Fig 1: Open-source optical rail magnetic base
Project data
Authors Zhang C
Anzalone NC
Faria RP
Joshua M. Pearce
Status Designed
Verified by MOST
Cost USD $ 12
Export to Open Know How Manifest
Device data
Page data
Type Project, Device
Keywords osat, open source optics, 3d printing, open source hardware, optical rail
Sustainable Development Goals SDG09 Industry innovation and infrastructure
Published by Joshua M. Pearce
Published 2012
License CC BY-SA 4.0
Affiliations MOST
Location data
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Location Michigan, USA

Sunhusky.png Michigan Tech's Open Sustainability Technology Lab.

Contact Dr. Joshua Pearce
MOST: Projects & Publications, Methods, Lit. reviews, People, Sponsors, News
Updates: Twitter, YouTube


This project is part of a collection on open source optics meant to radically reduce the cost of experimental optical equipment. See: Zhang C, Anzalone NC, Faria RP, Pearce JM (2013) Open-Source 3D-Printable Optics Equipment. PLoS ONE 8(3): e59840. doi:10.1371/journal.pone.0059840 open access

This is part of a system of prints that turns an OpenBeam into an optical rail. An optical rail is a long, straight, sturdy rail onto which optical components such as light sources and lenses can be bolted down and easily shifted along the length of the rail.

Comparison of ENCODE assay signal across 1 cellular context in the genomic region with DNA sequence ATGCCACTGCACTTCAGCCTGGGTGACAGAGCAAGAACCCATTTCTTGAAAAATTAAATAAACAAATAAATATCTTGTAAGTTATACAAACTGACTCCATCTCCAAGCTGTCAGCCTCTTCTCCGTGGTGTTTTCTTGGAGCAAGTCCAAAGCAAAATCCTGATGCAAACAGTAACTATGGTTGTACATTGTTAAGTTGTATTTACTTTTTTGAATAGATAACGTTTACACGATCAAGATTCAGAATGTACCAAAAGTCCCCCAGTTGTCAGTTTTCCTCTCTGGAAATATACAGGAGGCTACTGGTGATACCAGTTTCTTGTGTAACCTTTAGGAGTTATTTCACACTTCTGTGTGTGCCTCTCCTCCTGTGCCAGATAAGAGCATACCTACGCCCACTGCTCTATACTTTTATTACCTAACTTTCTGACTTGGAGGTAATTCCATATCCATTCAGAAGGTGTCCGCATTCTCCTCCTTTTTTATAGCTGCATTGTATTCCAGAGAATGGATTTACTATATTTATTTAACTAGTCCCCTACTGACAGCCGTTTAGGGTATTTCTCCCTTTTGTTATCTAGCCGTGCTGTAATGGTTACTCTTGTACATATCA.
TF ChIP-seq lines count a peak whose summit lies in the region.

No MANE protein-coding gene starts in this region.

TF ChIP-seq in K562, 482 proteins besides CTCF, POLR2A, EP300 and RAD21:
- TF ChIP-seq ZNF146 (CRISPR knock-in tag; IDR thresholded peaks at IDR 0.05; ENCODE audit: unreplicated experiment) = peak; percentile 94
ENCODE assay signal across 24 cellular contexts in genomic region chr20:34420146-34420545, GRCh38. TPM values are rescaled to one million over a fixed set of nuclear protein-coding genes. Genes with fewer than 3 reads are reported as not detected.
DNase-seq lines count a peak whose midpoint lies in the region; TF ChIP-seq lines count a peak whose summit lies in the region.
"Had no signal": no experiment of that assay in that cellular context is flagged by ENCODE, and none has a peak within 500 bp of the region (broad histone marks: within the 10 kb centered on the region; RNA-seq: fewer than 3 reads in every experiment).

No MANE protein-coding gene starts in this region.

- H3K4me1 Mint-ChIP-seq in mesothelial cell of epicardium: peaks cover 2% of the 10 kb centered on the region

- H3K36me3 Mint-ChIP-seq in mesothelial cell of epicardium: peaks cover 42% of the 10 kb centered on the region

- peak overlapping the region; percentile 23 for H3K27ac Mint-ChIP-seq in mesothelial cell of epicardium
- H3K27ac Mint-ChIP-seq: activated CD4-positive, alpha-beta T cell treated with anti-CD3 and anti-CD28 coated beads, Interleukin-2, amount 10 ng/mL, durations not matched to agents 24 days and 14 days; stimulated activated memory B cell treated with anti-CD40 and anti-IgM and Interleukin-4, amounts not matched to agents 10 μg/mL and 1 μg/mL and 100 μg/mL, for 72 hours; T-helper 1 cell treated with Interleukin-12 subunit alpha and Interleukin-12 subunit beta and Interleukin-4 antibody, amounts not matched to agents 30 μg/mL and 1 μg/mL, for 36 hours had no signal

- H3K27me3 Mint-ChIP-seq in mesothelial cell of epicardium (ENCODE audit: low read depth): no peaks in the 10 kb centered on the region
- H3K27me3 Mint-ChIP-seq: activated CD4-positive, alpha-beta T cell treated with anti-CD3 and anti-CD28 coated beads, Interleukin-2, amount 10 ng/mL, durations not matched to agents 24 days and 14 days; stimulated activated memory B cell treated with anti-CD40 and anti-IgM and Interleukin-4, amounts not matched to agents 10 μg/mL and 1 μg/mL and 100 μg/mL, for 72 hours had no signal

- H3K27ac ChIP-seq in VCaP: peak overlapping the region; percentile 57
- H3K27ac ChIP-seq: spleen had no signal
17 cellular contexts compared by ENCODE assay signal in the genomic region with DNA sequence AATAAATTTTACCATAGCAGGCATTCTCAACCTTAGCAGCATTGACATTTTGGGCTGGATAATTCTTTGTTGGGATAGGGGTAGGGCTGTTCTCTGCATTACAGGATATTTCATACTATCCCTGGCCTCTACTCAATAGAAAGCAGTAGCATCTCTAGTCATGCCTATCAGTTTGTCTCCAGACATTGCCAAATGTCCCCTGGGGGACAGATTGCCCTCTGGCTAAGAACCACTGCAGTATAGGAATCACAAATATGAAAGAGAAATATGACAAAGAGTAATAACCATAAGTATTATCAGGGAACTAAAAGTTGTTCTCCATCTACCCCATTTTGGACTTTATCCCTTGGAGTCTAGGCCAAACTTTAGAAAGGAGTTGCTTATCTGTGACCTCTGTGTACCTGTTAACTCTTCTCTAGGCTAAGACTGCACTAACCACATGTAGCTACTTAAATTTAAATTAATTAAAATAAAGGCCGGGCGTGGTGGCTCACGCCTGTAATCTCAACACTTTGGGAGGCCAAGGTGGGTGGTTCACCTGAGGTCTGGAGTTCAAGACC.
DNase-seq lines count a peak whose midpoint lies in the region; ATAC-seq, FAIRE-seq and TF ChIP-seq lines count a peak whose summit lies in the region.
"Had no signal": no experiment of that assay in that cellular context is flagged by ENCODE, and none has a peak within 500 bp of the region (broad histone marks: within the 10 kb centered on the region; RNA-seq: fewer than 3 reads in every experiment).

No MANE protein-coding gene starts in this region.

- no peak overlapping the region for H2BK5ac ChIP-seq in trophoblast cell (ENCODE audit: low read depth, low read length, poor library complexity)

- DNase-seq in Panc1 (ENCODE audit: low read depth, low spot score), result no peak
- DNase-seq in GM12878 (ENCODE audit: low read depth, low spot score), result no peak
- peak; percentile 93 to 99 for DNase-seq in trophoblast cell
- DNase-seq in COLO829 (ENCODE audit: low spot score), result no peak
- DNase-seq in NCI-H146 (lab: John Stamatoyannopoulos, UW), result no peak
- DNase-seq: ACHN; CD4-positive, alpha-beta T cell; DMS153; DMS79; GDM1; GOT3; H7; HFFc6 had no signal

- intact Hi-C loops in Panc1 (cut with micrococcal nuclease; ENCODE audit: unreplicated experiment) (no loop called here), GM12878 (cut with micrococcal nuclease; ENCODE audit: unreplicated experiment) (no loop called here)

Commercial optical rail sells for $380/m ($115/ft). OpenBeam only costs $12/m for the best black anodized rail. It is also far easier to customize - or reuse for something else when you are done with your optics experiment.

Fig 2: Open-source optical rail simple rod holder

You will need an m3 screw and nut along with the magnet. Put the screw through the base and screw onto the OpenBeam with an m3 nut. Then press fit the magnet on top of it. We have all these old steel desks that work as great bases. The simple rod holder works the same way -- these are for optical components that will have a relatively permanent location.

If you do not have a metal base to put your open-source optical rail on you can just as easily make and OpenBeam into an optical rail by screwing on two printable T-brackets

Next you will want to add some mounts -- see:

You can get OpenBeam here To get the magnets see [1]

Source files[edit | edit source]

For full 3D printing details and OpenSCAD files see: